The last thing I struggled with was the walls of my background. The ground was fairly simple, since I knew the style I wanted. But the walls of an 'orc' arena are actually quite difficult to think about. Not only did I need to consider consistency with the style, but I also had make sure that it wasn't to distracting, nor was it too bland. That it wasn't too dark, or too light, and consider what an actual orc arena would look like. These things were hard to think about, but I eventually found a style of wall which I like. I may change this later down the track, but for now, it's a good placeholder. Handy tip; Referencing is your friend!
Besides these tedious hiccups, I've managed to actually get the ball rolling with this. I hope that in the coming weeks I would gain a little more momentum. The goal next week is to implement the character animations for 8 different directions. Again, ambitious, but do-able. Until then, enjoy!
Over the past few years working on Slidey Feet, I have come to realize a few things. Things in which I never would have considered. Things that most schools or university don't really teach you. Sure, some of these things are quite hard to teach such as self preservation, determination, and any other '-ations' you can think of to get you over that development finishing line. No, the main 'thing' that I had over looked during my development process was a thing called 'community'.
Community is one of the most important aspect of game design. Without a community, your game would most likely fall into the endless void of forgotten games. I know marketing can also play a massive role in bumping up your game's existence, but without your community, your game would get minimum amount of exposure. Not ideal especially for making money.
That's why I have decided to create a Devlog, so that people new or old to the industry can follow my journey through the up's and down's of creating a small mobile game from start to finish. I wish to not only build a community of my own, but to also let other learn and see the inevitable mistakes I make a long the way so that they can avoid them during their development process. I'm hoping this Devlog will be intuitive to a lot of people (including myself), so that I can also learn from my mistakes and grow to become a better game developer.
Your first game is more or less like your first born child; You think that it is the best thing in the world, that nothing else you could produce could ever be as good as the first. Welp, most of the time, it's not the case. Once that second child comes in to the mix, it's down hill for the first one. Sure, you still might care for it and nurture it, but not as much as the second born.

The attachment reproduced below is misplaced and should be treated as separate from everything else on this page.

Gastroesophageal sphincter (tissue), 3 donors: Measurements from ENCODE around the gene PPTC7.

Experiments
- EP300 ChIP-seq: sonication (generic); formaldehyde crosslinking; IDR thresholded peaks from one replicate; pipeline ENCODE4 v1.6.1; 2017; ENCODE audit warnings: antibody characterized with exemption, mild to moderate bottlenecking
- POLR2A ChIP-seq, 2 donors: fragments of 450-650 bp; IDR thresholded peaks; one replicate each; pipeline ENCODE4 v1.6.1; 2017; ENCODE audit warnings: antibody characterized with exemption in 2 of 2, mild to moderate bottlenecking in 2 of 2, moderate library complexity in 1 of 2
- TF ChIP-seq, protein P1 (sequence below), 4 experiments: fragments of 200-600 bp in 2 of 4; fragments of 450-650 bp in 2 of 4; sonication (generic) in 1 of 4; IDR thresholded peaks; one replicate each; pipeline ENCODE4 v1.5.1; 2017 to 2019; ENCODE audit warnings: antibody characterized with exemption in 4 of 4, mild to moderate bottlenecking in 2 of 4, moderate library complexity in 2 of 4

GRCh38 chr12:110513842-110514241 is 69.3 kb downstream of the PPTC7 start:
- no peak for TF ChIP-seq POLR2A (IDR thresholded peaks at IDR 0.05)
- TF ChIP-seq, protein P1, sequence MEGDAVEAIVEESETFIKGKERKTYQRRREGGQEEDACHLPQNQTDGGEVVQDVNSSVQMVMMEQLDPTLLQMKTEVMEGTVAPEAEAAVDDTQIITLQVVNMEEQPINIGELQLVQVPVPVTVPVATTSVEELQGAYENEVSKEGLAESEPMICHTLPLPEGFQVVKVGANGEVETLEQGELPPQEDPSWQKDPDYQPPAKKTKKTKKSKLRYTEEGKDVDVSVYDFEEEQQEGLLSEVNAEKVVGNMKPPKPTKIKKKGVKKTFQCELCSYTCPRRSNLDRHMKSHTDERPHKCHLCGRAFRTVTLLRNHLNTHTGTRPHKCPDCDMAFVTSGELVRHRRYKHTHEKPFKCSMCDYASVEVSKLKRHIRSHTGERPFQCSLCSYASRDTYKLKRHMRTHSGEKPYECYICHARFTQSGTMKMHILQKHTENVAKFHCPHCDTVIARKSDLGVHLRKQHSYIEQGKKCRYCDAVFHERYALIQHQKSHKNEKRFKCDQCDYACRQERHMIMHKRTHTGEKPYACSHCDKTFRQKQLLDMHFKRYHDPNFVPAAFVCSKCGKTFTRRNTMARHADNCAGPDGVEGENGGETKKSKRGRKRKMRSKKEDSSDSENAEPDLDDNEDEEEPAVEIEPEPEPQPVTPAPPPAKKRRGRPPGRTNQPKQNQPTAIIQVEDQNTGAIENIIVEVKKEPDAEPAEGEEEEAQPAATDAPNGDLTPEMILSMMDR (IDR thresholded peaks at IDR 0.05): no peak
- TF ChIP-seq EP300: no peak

The first idea that you come up with is almost guaranteed not to be your best. Now I'm not saying that you shouldn't work on it -by all means, develop that first idea, it will give you some very good experience- but, you shouldn't just stop there. Be creative, be experienced. Doing this will give you the knowledge and understanding on what you will need to do in order to produce better ideas, and higher quality of work. And yes, there is a point to these ramblings about children and favoritism. The point is that I did exactly that; I thought that Slidey Feet was going to be a big success since it was my first game idea, my first born, but it wasn't, and I know that now. But, it was something that I got off of my chest. Something that I wanted to create, purely for myself, and yet, I can say that I have my first published game out in the real world. So yes, develop that first idea, see where it takes you, but don't just stop there, be creative, be determined.
Now that my self-absorbed ramblings have come to an end, I'll be happy to share my journey of my game development process with you. I hope that this journey will be intuitive not just for me, but for you as well. So to start of, let me share what this game is basically about. The game is called 'Just Survive: Arena'. Hopefully the title alone gives it away. The genre is basically an 'obstacle survivor'. It is a small mobile game designed for the casual audience. You play a dopey orc who has been thrown into an arena. Your job is to avoid all traps and dangers that are presented to him simply by moving him around with the touch screen controls. Now I know that joy-sticks aren't ideal for mobile devices, but I guess that's where testing comes in to it. I hope to keep this game fairly simple and avoid any complex feature creeps, but i'm sure there will be changes. Simplicity is the goal, so hopefully I can stick to that.
I'm hoping to keep these blogs not as long, but as frequent as possible, to keep you up to date with what I have been doing and what I plan to do. I'm hoping to release these roughly once a week, maybe even twice a week. Now, i'm sure life will throw some heavy curve balls at me while developing this game, which is expected, so if I do fall off the radar a bit, it's for a good reason. Regardless, I will try to keep you in the loop with the 'happenings'. Anyway, I feel as if this first Devlog has been rather 'different' than what I actually expected to write, so hopefully I haven't discouraged you from following along. Again, welcome aboard, hopefully this will be as intuitive and exiting for you as it will for me!
Thanks for reading.